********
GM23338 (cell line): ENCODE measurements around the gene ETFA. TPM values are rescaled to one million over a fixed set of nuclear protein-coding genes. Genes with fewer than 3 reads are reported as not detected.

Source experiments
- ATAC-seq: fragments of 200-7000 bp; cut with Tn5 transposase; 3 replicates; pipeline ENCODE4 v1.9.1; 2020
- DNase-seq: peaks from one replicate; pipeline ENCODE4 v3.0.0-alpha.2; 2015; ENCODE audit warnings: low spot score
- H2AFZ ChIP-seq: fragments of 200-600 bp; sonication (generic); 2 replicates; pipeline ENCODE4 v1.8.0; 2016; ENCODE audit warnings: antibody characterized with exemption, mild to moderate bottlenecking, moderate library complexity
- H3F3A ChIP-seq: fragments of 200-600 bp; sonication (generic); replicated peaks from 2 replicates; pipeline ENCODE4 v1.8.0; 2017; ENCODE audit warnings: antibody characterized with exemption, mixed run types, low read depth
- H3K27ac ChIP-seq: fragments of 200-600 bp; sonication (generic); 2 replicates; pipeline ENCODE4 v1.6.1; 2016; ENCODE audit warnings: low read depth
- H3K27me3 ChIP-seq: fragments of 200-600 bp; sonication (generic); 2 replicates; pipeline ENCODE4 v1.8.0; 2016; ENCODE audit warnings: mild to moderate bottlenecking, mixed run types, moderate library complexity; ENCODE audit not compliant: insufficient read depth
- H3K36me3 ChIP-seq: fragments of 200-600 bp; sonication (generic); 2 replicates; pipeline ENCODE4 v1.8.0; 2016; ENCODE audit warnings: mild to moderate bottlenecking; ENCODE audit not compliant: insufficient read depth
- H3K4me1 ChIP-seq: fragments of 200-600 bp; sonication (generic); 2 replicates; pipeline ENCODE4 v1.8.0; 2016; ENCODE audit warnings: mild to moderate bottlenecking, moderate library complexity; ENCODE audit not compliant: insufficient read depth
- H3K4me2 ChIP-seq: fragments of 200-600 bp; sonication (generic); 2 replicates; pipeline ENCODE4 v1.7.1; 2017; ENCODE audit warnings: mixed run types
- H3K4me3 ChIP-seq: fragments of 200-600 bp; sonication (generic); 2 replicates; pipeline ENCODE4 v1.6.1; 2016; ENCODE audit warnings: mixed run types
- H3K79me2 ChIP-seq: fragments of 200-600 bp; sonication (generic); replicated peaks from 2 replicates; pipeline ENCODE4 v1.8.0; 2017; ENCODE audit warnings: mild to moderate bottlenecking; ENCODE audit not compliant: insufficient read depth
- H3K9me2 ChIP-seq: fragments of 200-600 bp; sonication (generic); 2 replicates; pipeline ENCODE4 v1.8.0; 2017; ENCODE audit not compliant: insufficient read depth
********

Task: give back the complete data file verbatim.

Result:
GM23338 (cell line): ENCODE measurements around the gene ETFA. TPM values are rescaled to one million over a fixed set of nuclear protein-coding genes. Genes with fewer than 3 reads are reported as not detected.

Source experiments
- ATAC-seq: fragments of 200-7000 bp; cut with Tn5 transposase; 3 replicates; pipeline ENCODE4 v1.9.1; 2020
- DNase-seq: peaks from one replicate; pipeline ENCODE4 v3.0.0-alpha.2; 2015; ENCODE audit warnings: low spot score
- H2AFZ ChIP-seq: fragments of 200-600 bp; sonication (generic); 2 replicates; pipeline ENCODE4 v1.8.0; 2016; ENCODE audit warnings: antibody characterized with exemption, mild to moderate bottlenecking, moderate library complexity
- H3F3A ChIP-seq: fragments of 200-600 bp; sonication (generic); replicated peaks from 2 replicates; pipeline ENCODE4 v1.8.0; 2017; ENCODE audit warnings: antibody characterized with exemption, mixed run types, low read depth
- H3K27ac ChIP-seq: fragments of 200-600 bp; sonication (generic); 2 replicates; pipeline ENCODE4 v1.6.1; 2016; ENCODE audit warnings: low read depth
- H3K27me3 ChIP-seq: fragments of 200-600 bp; sonication (generic); 2 replicates; pipeline ENCODE4 v1.8.0; 2016; ENCODE audit warnings: mild to moderate bottlenecking, mixed run types, moderate library complexity; ENCODE audit not compliant: insufficient read depth
- H3K36me3 ChIP-seq: fragments of 200-600 bp; sonication (generic); 2 replicates; pipeline ENCODE4 v1.8.0; 2016; ENCODE audit warnings: mild to moderate bottlenecking; ENCODE audit not compliant: insufficient read depth
- H3K4me1 ChIP-seq: fragments of 200-600 bp; sonication (generic); 2 replicates; pipeline ENCODE4 v1.8.0; 2016; ENCODE audit warnings: mild to moderate bottlenecking, moderate library complexity; ENCODE audit not compliant: insufficient read depth
- H3K4me2 ChIP-seq: fragments of 200-600 bp; sonication (generic); 2 replicates; pipeline ENCODE4 v1.7.1; 2017; ENCODE audit warnings: mixed run types
- H3K4me3 ChIP-seq: fragments of 200-600 bp; sonication (generic); 2 replicates; pipeline ENCODE4 v1.6.1; 2016; ENCODE audit warnings: mixed run types
- H3K79me2 ChIP-seq: fragments of 200-600 bp; sonication (generic); replicated peaks from 2 replicates; pipeline ENCODE4 v1.8.0; 2017; ENCODE audit warnings: mild to moderate bottlenecking; ENCODE audit not compliant: insufficient read depth
- H3K9me2 ChIP-seq: fragments of 200-600 bp; sonication (generic); 2 replicates; pipeline ENCODE4 v1.8.0; 2017; ENCODE audit not compliant: insufficient read depth